Date of Award

May 2016

Degree Type


Degree Name

Master of Science


Biological Sciences

First Advisor

Jeffrey D. Karron

Committee Members

Charles Wimpee, Filipe Alberto


Monkeyflower, Pollen Competition, Pollination, Postpollination, Selfing Rate, Siring Success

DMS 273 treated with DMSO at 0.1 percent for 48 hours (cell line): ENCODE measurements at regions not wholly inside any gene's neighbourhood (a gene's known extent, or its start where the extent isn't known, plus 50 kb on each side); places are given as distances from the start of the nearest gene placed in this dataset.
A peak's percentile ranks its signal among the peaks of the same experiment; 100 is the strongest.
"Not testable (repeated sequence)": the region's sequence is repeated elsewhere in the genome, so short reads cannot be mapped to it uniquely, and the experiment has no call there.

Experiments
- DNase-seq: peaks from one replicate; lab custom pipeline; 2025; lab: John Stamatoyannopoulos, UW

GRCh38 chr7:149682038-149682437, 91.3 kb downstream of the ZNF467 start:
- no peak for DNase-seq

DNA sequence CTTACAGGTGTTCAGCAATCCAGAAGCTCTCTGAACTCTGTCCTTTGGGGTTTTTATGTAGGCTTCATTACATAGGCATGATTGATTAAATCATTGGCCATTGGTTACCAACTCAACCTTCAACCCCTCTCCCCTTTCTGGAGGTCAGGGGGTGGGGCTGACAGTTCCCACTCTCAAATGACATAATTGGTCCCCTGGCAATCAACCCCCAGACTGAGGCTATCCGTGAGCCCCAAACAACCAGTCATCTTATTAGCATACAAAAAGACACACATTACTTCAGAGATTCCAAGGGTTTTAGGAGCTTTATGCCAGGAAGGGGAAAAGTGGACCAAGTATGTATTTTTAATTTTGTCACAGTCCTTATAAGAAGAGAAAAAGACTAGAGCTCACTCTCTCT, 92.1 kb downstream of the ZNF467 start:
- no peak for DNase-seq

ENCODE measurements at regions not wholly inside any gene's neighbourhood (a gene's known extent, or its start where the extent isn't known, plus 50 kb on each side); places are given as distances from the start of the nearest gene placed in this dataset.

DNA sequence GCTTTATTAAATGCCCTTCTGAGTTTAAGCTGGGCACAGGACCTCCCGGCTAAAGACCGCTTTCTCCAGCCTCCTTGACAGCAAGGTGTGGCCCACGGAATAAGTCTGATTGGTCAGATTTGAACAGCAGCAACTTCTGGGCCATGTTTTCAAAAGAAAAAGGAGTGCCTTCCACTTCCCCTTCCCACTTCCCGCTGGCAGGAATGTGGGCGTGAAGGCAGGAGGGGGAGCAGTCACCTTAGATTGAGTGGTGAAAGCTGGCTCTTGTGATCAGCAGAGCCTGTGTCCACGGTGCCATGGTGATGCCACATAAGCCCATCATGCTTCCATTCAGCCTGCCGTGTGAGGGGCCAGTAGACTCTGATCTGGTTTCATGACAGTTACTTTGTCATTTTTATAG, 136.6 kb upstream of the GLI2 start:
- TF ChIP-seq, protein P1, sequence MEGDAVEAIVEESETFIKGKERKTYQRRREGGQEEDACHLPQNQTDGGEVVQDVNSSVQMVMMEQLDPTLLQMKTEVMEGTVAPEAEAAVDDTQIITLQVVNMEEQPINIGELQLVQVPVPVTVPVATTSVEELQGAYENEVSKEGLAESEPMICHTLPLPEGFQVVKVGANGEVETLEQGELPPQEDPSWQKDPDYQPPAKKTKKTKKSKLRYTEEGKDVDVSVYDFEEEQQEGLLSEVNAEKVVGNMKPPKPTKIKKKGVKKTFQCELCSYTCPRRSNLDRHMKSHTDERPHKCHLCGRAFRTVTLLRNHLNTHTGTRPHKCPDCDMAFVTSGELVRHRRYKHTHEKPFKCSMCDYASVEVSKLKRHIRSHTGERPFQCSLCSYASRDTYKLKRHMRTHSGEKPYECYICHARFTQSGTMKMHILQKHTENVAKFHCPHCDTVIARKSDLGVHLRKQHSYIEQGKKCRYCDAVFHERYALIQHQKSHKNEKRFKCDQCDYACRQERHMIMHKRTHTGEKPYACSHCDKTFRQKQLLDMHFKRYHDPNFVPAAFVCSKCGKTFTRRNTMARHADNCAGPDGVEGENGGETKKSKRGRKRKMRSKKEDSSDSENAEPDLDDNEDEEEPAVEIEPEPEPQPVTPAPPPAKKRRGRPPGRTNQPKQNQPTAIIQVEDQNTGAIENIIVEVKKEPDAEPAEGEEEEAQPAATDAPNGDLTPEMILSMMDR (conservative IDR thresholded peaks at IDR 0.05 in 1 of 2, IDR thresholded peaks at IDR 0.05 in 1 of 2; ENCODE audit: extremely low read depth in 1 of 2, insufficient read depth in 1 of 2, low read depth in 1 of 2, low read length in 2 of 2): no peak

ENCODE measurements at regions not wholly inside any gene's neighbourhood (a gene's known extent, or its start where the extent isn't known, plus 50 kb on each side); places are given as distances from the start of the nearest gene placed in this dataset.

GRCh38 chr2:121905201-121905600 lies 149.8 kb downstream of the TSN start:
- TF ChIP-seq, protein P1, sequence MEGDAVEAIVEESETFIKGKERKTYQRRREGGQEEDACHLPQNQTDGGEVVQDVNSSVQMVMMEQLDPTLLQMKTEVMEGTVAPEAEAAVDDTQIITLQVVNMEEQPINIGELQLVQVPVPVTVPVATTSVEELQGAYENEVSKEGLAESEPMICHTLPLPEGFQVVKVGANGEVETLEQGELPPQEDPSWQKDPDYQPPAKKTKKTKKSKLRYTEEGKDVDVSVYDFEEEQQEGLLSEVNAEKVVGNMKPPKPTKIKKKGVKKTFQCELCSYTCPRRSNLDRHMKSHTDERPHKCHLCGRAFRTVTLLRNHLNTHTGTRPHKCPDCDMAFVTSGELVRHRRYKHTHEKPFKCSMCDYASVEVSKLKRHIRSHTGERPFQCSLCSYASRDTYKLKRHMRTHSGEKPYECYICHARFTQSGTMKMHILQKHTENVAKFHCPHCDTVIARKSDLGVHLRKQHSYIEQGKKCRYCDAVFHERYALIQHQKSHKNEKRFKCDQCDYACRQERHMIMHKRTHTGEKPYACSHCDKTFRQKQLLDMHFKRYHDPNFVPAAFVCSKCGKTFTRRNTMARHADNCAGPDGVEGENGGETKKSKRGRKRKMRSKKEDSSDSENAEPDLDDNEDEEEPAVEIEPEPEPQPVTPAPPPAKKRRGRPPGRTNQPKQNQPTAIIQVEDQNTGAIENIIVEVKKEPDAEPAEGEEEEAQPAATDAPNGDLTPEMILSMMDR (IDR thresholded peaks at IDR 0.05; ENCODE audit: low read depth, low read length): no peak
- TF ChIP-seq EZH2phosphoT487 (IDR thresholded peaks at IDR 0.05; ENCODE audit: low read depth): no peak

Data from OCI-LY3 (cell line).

Selfing rates vary widely within and among populations of self compatible flowering plants. This variation is often attributed to differences in the amount and timing of self and outcross pollen deposition on stigmas, as well as to the influence of postpollination mechanisms that control pollen siring success. This study explores the relative importance of pollination and postpollination processes in determining selfing rates in monkeyflower, Mimulus ringens. We hand-pollinated flowers on each of 17 unrelated mothers with pollen from one of three experimental treatments intended to replicate field conditions: 1) Simultaneous deposition of 50% self pollen and 50% outcross pollen from 5 unrelated donors. 2) Self pollen followed 15 min later by application of an equal amount of outcross pollen from 5 unrelated donors. 3) Outcross pollen from 5 unrelated donors followed 15 min later by application of an equal amount of self pollen. We genotyped 757 progeny at 8 polymorphic microsatellite loci and used paternity exclusion to determine whether each seedling was self or outcross. When self and outcross pollen arrived simultaneously, observed proportions of self and outcross progeny did not deviate from the expected 1:1 ratio. However, when outcross pollen was applied 15 min prior to self pollen, there was a significant excess of outcross progeny. Selfing rate in Mimulus ringens is influenced by the timing of pollen arrival, but not by non-random postpollination sorting.